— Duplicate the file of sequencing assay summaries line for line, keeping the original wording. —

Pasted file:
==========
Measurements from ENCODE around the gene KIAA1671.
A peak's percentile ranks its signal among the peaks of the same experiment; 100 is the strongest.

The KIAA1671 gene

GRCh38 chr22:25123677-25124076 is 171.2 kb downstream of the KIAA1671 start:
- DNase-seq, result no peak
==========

Measurements from ENCODE around the gene KIAA1671.
A peak's percentile ranks its signal among the peaks of the same experiment; 100 is the strongest.

The KIAA1671 gene

GRCh38 chr22:25123677-25124076 is 171.2 kb downstream of the KIAA1671 start:
- DNase-seq, result no peak